Why do companies even have testers? Let’s entirely descope testing!
Better Ideas For Reducing Scope
Introduce Automated Tests…
Make sure that automation is included in the definition of done. This should include updating any tests that may be impacted by a change, and developing new tests so a new feature is covered by the automated tests.
It may seem like introducing automated testing is increasing scope, however it can help reduce scope for future projects. It means that if a feature is identified as low risk, and there are already automated tests that cover that feature, then testing this feature manually can be descoped. This frees up more time for testing areas identified as higher risk.
…But Keep Automation Brief
Automation will increase the scope, but don’t increase it unnecessarily. By creating complex automated tests that cover an excessive number of scenarios, you are unnecessarily inflating the scope of the tests. It would also make the tests difficult to maintain, further increasing the automation scope for future work. Make sure the tests only cover a few essential scenarios, enough so that if something went seriously wrong then they’d pick it up.
Automated tests are unlikely to test an application as rigorously as a human tester might. However, in the case of features that are unlikely to be impacted by a change, such in-depth analysis isn’t always necessary. Automation can be used to check that no unexpected bugs are introduced when a change is made to a seemingly unrelated feature. If a particular feature is likely to be impacted, then this risk can be mitigated with additional manual testing.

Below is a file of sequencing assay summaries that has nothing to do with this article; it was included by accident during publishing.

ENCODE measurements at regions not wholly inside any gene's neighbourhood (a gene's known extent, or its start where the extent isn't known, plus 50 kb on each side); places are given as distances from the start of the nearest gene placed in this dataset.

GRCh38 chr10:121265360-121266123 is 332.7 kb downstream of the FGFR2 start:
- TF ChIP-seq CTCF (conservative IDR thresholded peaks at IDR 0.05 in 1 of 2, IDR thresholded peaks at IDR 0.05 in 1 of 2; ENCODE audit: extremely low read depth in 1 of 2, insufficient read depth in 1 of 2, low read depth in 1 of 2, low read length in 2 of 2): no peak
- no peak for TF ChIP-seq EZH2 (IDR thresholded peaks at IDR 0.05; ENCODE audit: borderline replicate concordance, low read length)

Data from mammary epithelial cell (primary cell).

Speak to colleagues
Developers know the most about the code they are writing, therefore will know the most about what is most likely to be impacted by any changes to the code.
Managers will have first hand knowledge of the needs of the business, and could provide details of reputational or financial risks.
Customer support teams actually speak to customers and understand the challenges they face.
Building up domain knowledge from all areas of the business can help testers understand what is important and what is less important, and identify what could be safely descoped.
Shifting Left – Testing Sooner
This isn’t so much about reducing scope, but better managing the workload. Start planning what to test as soon as possible, ideallybefore the developers have even started the work. Once the work is complete you will be ready to jump straight in. Furthermore, having a plan already in place will enable you to provide more accurate estimates to management about when the work will be complete.